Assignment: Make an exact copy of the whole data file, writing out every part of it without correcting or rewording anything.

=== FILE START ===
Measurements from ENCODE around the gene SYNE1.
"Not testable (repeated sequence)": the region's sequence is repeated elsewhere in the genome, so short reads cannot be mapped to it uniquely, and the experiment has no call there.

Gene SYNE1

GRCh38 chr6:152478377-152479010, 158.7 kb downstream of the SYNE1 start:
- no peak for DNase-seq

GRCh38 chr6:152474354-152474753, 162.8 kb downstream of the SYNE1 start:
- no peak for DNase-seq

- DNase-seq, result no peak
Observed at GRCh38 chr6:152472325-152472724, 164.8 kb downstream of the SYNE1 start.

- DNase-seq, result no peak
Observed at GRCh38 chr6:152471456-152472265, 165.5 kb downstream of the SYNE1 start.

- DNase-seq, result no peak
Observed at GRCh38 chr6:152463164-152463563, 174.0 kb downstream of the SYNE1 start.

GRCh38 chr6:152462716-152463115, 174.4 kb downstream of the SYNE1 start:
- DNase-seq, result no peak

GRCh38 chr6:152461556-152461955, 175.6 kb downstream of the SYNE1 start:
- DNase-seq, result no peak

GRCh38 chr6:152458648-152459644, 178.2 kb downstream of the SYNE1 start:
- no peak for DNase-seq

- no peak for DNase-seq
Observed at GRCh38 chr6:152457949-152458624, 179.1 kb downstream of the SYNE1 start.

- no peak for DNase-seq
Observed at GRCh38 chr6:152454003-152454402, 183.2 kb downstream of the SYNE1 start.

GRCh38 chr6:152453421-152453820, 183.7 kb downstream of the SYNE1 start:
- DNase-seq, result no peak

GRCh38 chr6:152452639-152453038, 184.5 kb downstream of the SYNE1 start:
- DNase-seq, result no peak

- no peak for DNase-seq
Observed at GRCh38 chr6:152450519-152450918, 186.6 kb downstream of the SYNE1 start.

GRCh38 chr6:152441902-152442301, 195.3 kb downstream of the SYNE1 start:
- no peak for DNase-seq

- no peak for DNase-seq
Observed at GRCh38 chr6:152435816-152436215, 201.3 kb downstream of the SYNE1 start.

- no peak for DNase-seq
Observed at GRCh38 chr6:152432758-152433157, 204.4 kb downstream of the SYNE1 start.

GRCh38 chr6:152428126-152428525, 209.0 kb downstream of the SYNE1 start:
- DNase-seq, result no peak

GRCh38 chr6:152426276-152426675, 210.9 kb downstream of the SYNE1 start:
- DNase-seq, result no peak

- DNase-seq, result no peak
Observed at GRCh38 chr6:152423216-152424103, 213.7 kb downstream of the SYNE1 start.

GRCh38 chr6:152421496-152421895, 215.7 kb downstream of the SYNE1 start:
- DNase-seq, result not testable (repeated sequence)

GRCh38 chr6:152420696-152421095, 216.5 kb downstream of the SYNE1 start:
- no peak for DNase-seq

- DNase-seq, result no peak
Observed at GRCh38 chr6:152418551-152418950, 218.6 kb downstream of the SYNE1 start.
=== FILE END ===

Measurements from ENCODE around the gene SYNE1.
"Not testable (repeated sequence)": the region's sequence is repeated elsewhere in the genome, so short reads cannot be mapped to it uniquely, and the experiment has no call there.

Gene SYNE1

GRCh38 chr6:152478377-152479010, 158.7 kb downstream of the SYNE1 start:
- no peak for DNase-seq

GRCh38 chr6:152474354-152474753, 162.8 kb downstream of the SYNE1 start:
- no peak for DNase-seq

- DNase-seq, result no peak
Observed at GRCh38 chr6:152472325-152472724, 164.8 kb downstream of the SYNE1 start.

- DNase-seq, result no peak
Observed at GRCh38 chr6:152471456-152472265, 165.5 kb downstream of the SYNE1 start.

- DNase-seq, result no peak
Observed at GRCh38 chr6:152463164-152463563, 174.0 kb downstream of the SYNE1 start.

GRCh38 chr6:152462716-152463115, 174.4 kb downstream of the SYNE1 start:
- DNase-seq, result no peak

GRCh38 chr6:152461556-152461955, 175.6 kb downstream of the SYNE1 start:
- DNase-seq, result no peak

GRCh38 chr6:152458648-152459644, 178.2 kb downstream of the SYNE1 start:
- no peak for DNase-seq

- no peak for DNase-seq
Observed at GRCh38 chr6:152457949-152458624, 179.1 kb downstream of the SYNE1 start.

- no peak for DNase-seq
Observed at GRCh38 chr6:152454003-152454402, 183.2 kb downstream of the SYNE1 start.

GRCh38 chr6:152453421-152453820, 183.7 kb downstream of the SYNE1 start:
- DNase-seq, result no peak

GRCh38 chr6:152452639-152453038, 184.5 kb downstream of the SYNE1 start:
- DNase-seq, result no peak

- no peak for DNase-seq
Observed at GRCh38 chr6:152450519-152450918, 186.6 kb downstream of the SYNE1 start.

GRCh38 chr6:152441902-152442301, 195.3 kb downstream of the SYNE1 start:
- no peak for DNase-seq

- no peak for DNase-seq
Observed at GRCh38 chr6:152435816-152436215, 201.3 kb downstream of the SYNE1 start.

- no peak for DNase-seq
Observed at GRCh38 chr6:152432758-152433157, 204.4 kb downstream of the SYNE1 start.

GRCh38 chr6:152428126-152428525, 209.0 kb downstream of the SYNE1 start:
- DNase-seq, result no peak

GRCh38 chr6:152426276-152426675, 210.9 kb downstream of the SYNE1 start:
- DNase-seq, result no peak

- DNase-seq, result no peak
Observed at GRCh38 chr6:152423216-152424103, 213.7 kb downstream of the SYNE1 start.

GRCh38 chr6:152421496-152421895, 215.7 kb downstream of the SYNE1 start:
- DNase-seq, result not testable (repeated sequence)

GRCh38 chr6:152420696-152421095, 216.5 kb downstream of the SYNE1 start:
- no peak for DNase-seq

- DNase-seq, result no peak
Observed at GRCh38 chr6:152418551-152418950, 218.6 kb downstream of the SYNE1 start.